• We are ensuring our staff members are tested and furnished with all of the protective garments and equipment — including face masks and face shields — they need to prevent them catching or spreading the coronavirus.
  • Any child who is, or who might be, infected with the coronavirus is treated in a special, separate operating room with negative pressure to keep other areas safe.

If my child is scheduled for surgery, does he or she need a COVID-19 test?

Yes. “All patients need to have a polymerase chain reaction (PCR) COVID-19 test — the nasal swab type,” Hackam says. “A PCR coronavirus test for each patient helps ensure they get the care they need, while allowing us to protect other patients, families and hospital staff.”

Your child can get the test at any licensed facility as long as the test is performed and results are forwarded to the surgeon within three days of the scheduled procedure.

What if my child’s test is positive?

If your child is infected with the coronavirus, he or she can still have surgery. “We have an entire separate operating room to treat children with COVID-19,” Hackam says. “This treatment area is apart from our other operating rooms, and equipped with negative pressure to contain the virus.”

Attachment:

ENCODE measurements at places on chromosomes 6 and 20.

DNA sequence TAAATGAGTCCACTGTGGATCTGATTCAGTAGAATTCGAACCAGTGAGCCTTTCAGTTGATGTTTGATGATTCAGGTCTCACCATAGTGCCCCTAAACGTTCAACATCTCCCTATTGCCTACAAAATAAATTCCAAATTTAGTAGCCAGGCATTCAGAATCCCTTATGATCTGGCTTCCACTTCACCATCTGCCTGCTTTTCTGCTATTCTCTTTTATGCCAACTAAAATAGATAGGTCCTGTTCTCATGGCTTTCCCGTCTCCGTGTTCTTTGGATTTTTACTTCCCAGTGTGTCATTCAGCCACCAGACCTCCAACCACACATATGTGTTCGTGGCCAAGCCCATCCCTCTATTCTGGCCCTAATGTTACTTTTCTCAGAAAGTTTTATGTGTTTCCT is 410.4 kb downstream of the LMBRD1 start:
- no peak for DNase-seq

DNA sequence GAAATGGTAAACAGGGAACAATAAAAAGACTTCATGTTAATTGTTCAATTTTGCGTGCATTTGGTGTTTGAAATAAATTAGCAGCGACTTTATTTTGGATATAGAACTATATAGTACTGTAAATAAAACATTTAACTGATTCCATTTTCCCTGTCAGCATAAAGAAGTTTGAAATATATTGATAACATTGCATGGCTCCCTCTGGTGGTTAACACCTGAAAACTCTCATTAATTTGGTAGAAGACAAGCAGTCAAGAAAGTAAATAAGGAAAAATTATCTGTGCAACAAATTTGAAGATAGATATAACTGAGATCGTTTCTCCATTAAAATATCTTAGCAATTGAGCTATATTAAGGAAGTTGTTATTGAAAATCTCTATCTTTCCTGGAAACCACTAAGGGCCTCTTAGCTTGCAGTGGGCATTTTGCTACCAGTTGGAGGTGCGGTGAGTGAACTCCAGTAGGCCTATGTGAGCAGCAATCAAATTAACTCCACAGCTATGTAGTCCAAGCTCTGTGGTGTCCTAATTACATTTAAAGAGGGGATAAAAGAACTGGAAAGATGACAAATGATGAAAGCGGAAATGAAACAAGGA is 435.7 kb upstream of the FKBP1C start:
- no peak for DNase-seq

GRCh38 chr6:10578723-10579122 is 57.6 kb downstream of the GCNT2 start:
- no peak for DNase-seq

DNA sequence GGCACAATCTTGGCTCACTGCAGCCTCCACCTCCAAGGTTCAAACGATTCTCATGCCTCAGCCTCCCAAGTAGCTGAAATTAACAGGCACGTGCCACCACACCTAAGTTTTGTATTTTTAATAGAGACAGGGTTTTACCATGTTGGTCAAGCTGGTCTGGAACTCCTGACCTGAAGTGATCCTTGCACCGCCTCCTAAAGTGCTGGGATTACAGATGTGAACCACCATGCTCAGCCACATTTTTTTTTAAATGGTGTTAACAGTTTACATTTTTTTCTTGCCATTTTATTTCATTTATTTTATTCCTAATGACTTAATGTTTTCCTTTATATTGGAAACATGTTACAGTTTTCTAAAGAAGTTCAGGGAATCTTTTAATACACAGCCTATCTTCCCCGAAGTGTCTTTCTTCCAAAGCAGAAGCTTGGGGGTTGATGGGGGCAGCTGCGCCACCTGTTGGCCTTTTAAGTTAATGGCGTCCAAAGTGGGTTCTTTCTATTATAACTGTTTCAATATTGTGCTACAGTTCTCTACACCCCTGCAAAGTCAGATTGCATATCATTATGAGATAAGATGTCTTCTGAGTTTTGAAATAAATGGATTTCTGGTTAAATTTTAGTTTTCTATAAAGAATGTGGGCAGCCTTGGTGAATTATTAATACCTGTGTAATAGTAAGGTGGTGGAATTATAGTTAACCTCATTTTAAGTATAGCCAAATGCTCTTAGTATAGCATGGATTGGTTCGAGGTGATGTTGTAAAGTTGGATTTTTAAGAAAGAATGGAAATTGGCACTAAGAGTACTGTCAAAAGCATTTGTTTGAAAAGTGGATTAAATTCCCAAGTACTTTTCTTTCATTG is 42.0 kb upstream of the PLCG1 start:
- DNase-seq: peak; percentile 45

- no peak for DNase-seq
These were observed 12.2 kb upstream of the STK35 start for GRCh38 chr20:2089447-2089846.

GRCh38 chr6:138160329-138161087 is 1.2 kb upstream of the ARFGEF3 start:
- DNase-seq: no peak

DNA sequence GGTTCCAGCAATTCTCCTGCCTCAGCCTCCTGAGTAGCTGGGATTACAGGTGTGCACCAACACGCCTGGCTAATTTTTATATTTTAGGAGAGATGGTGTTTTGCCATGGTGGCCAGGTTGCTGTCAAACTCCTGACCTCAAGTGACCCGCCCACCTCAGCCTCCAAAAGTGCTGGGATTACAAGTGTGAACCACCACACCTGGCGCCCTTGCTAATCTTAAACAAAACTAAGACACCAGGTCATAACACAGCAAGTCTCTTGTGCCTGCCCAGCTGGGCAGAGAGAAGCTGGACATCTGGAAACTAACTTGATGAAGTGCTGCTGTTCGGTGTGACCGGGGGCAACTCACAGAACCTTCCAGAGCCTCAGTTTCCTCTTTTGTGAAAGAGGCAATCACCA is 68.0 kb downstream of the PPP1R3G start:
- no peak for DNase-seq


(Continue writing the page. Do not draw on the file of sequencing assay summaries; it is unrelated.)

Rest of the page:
Can parents and guardians accompany children to the Johns Hopkins Children’s Center and stay with them if they are in the hospital overnight?

Yes! As part of our Ready, Set, Go initiative, Johns Hopkins Children’s Center allows one or two adult parents or guardians to stay with young patients being treated at our facilities. (If a child has COVID-19, only one parent or guardian may be present.)

Pediatric Surgery at Johns Hopkins: A Unique Environment for Healing

When you arrive at Johns Hopkins Children’s Center, you enter a world designed with children’s wellness in mind. “Our unique distinction is our staff, who treat every child with kindness, warmth and patience,” Hackam says.

A child life specialist meets parents and patients in the preop area and helps kids get comfortable right away, whether they’re a curious 6-month-old baby or an apprehensive teen. Age-appropriate play areas, and even music and entertainment, provide distraction for kids who might be feeling uncomfortable, scared, hungry or cranky.

“In fact, some children enjoy the preop experience so much, they don’t want to leave,” Hackam says.

Anesthesiology specially tailored to children ensures that your child is comfortable and relaxed throughout every procedure. Child-specific administration of anesthesia increases the chances that young patients are breathing on their own sooner after surgery so you can hold and comfort your child as soon as possible.

A Range of Locations Closer to Your Home

“The eastern Baltimore center is just one place where our surgeons treat children,” Hackam explains. “Our doctors also travel to other facilities in the Baltimore area, and perform surgery in Towson; Green Spring Station; Anne Arundel County; York, Pennsylvania; and other locations.

“No matter what kind of health problem is bringing your child in for surgery, we are urging parents: Please don’t wait,” Hackam says. “We will meet you and your family wherever you are.”

back to top button